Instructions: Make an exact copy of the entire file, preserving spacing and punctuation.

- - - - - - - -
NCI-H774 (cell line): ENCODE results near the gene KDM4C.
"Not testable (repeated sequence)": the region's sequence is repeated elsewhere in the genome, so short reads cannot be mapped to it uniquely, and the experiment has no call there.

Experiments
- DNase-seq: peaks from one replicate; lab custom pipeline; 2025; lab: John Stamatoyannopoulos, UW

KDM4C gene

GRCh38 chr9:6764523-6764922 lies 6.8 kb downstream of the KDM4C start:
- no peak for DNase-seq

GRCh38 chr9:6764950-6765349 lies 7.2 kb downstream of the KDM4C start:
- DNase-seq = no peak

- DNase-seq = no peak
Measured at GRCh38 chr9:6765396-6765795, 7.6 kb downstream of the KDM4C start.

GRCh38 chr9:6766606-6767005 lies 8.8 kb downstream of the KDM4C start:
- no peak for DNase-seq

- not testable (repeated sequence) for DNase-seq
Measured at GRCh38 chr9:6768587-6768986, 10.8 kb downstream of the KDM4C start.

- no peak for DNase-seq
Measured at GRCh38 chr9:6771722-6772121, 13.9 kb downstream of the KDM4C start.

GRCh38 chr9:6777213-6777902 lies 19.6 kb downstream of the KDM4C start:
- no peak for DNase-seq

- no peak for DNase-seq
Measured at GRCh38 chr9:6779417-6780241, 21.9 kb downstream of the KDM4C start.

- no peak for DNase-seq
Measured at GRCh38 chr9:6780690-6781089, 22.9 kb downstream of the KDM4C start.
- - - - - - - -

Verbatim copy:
NCI-H774 (cell line): ENCODE results near the gene KDM4C.
"Not testable (repeated sequence)": the region's sequence is repeated elsewhere in the genome, so short reads cannot be mapped to it uniquely, and the experiment has no call there.

Experiments
- DNase-seq: peaks from one replicate; lab custom pipeline; 2025; lab: John Stamatoyannopoulos, UW

KDM4C gene

GRCh38 chr9:6764523-6764922 lies 6.8 kb downstream of the KDM4C start:
- no peak for DNase-seq

GRCh38 chr9:6764950-6765349 lies 7.2 kb downstream of the KDM4C start:
- DNase-seq = no peak

- DNase-seq = no peak
Measured at GRCh38 chr9:6765396-6765795, 7.6 kb downstream of the KDM4C start.

GRCh38 chr9:6766606-6767005 lies 8.8 kb downstream of the KDM4C start:
- no peak for DNase-seq

- not testable (repeated sequence) for DNase-seq
Measured at GRCh38 chr9:6768587-6768986, 10.8 kb downstream of the KDM4C start.

- no peak for DNase-seq
Measured at GRCh38 chr9:6771722-6772121, 13.9 kb downstream of the KDM4C start.

GRCh38 chr9:6777213-6777902 lies 19.6 kb downstream of the KDM4C start:
- no peak for DNase-seq

- no peak for DNase-seq
Measured at GRCh38 chr9:6779417-6780241, 21.9 kb downstream of the KDM4C start.

- no peak for DNase-seq
Measured at GRCh38 chr9:6780690-6781089, 22.9 kb downstream of the KDM4C start.